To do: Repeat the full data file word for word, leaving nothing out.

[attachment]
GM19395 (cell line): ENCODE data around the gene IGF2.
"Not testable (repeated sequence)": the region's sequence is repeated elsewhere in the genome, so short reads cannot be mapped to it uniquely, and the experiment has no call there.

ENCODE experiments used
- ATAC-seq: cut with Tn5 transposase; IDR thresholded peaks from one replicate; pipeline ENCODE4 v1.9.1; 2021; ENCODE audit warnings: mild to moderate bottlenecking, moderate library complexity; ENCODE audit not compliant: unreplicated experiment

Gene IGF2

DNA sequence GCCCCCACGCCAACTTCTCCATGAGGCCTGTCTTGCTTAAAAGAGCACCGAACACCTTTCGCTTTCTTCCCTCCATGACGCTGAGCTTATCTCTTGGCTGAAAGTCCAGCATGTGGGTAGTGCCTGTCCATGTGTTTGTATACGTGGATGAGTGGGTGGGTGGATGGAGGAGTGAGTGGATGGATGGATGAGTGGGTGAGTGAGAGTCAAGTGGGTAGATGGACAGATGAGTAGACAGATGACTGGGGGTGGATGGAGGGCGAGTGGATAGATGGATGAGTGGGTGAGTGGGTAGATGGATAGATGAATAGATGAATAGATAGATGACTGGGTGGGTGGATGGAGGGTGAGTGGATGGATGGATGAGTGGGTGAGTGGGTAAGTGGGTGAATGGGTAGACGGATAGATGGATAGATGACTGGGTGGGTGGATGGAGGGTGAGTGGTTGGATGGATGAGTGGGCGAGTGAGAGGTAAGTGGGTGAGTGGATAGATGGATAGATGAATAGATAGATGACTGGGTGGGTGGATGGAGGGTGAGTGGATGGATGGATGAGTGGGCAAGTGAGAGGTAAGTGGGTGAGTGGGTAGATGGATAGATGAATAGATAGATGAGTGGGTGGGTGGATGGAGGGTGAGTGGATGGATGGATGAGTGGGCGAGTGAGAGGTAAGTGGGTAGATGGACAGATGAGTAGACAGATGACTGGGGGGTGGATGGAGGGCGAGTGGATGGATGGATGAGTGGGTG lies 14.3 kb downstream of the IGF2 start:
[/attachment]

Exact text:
GM19395 (cell line): ENCODE data around the gene IGF2.
"Not testable (repeated sequence)": the region's sequence is repeated elsewhere in the genome, so short reads cannot be mapped to it uniquely, and the experiment has no call there.

ENCODE experiments used
- ATAC-seq: cut with Tn5 transposase; IDR thresholded peaks from one replicate; pipeline ENCODE4 v1.9.1; 2021; ENCODE audit warnings: mild to moderate bottlenecking, moderate library complexity; ENCODE audit not compliant: unreplicated experiment

Gene IGF2

DNA sequence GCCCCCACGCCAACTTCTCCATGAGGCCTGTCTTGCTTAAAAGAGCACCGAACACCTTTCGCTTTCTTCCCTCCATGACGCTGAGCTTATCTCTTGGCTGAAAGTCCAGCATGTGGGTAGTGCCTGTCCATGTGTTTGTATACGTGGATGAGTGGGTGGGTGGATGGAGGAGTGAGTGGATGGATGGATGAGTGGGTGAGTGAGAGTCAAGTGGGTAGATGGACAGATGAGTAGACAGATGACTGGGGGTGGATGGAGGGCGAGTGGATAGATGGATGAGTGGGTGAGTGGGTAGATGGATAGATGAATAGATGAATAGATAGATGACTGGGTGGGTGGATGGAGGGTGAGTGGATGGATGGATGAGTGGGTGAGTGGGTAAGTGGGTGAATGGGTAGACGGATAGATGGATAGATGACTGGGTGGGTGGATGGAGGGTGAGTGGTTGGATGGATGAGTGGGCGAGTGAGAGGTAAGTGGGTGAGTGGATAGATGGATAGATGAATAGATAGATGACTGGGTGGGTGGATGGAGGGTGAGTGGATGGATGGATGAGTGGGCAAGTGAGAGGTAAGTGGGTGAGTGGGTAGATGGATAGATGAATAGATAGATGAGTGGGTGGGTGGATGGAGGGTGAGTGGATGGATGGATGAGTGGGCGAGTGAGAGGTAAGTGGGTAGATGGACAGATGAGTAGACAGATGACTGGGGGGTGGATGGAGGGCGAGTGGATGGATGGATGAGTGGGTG lies 14.3 kb downstream of the IGF2 start: